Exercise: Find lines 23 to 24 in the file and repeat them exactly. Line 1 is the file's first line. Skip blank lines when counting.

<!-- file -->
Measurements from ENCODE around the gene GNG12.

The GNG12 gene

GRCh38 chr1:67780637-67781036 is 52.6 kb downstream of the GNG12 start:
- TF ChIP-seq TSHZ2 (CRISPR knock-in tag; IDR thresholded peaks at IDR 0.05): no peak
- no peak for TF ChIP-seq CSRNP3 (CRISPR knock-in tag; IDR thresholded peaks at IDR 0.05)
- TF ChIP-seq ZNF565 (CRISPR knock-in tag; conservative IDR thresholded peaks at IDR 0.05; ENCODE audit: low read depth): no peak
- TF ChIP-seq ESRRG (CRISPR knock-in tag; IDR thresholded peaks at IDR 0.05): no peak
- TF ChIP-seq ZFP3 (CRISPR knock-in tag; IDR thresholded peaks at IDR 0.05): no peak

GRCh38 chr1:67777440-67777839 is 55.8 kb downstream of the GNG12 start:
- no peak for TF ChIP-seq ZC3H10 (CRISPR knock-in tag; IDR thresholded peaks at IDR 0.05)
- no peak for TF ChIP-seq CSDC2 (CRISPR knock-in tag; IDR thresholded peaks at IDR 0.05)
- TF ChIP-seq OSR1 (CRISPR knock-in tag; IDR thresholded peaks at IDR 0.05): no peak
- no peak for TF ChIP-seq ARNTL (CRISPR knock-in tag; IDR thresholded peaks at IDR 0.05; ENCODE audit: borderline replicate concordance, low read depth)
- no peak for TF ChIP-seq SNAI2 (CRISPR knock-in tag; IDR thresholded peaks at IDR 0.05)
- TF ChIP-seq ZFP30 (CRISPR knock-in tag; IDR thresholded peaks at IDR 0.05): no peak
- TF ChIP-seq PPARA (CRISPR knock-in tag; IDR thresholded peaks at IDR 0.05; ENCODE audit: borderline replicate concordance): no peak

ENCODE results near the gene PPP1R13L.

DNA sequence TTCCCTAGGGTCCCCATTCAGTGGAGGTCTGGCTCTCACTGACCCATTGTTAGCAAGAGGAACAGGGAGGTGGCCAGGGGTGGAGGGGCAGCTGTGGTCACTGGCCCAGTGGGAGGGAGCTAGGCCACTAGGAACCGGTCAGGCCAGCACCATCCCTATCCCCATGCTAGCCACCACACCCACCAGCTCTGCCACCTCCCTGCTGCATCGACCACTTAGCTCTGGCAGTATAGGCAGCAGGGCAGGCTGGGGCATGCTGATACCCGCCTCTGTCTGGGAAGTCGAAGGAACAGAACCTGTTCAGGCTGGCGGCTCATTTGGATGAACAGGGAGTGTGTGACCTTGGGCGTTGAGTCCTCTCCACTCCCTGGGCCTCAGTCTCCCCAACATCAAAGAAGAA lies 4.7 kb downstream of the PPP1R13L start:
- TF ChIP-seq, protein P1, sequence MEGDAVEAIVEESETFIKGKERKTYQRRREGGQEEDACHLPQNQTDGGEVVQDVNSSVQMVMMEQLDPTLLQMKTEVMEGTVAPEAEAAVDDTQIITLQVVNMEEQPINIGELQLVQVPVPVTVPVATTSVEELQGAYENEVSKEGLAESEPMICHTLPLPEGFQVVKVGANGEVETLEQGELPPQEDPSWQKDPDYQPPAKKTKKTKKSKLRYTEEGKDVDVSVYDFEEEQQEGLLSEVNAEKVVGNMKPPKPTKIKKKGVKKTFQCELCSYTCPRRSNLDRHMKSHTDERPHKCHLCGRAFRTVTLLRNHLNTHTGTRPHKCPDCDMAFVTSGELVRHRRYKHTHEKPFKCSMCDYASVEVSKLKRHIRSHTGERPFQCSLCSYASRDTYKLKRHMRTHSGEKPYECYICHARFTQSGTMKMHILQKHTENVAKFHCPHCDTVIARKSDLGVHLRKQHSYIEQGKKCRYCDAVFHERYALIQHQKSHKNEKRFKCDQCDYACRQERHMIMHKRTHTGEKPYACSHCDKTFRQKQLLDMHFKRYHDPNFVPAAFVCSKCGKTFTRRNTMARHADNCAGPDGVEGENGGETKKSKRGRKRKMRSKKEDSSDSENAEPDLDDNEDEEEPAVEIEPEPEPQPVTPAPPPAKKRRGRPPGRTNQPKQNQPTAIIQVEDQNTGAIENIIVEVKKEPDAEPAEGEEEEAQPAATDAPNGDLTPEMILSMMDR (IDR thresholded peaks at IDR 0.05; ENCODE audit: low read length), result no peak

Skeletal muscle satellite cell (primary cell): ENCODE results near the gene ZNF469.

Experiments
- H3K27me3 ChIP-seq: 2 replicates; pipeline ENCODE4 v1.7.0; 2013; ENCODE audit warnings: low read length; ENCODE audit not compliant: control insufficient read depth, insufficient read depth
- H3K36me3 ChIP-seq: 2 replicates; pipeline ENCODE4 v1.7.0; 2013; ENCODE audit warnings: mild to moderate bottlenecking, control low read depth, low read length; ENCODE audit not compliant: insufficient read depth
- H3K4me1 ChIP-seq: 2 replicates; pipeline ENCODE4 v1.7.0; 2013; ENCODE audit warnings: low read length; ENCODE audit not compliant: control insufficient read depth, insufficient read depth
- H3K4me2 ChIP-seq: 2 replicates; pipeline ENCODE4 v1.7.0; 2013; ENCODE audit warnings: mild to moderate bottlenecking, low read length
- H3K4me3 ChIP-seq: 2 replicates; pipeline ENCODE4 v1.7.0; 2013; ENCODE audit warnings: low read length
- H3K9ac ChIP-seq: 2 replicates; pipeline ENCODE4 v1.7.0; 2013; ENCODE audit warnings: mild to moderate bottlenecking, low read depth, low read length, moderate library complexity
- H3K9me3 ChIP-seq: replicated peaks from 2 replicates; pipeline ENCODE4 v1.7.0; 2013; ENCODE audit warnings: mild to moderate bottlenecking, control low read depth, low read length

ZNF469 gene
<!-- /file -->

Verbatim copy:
- H3K36me3 ChIP-seq: 2 replicates; pipeline ENCODE4 v1.7.0; 2013; ENCODE audit warnings: mild to moderate bottlenecking, control low read depth, low read length; ENCODE audit not compliant: insufficient read depth
- H3K4me1 ChIP-seq: 2 replicates; pipeline ENCODE4 v1.7.0; 2013; ENCODE audit warnings: low read length; ENCODE audit not compliant: control insufficient read depth, insufficient read depth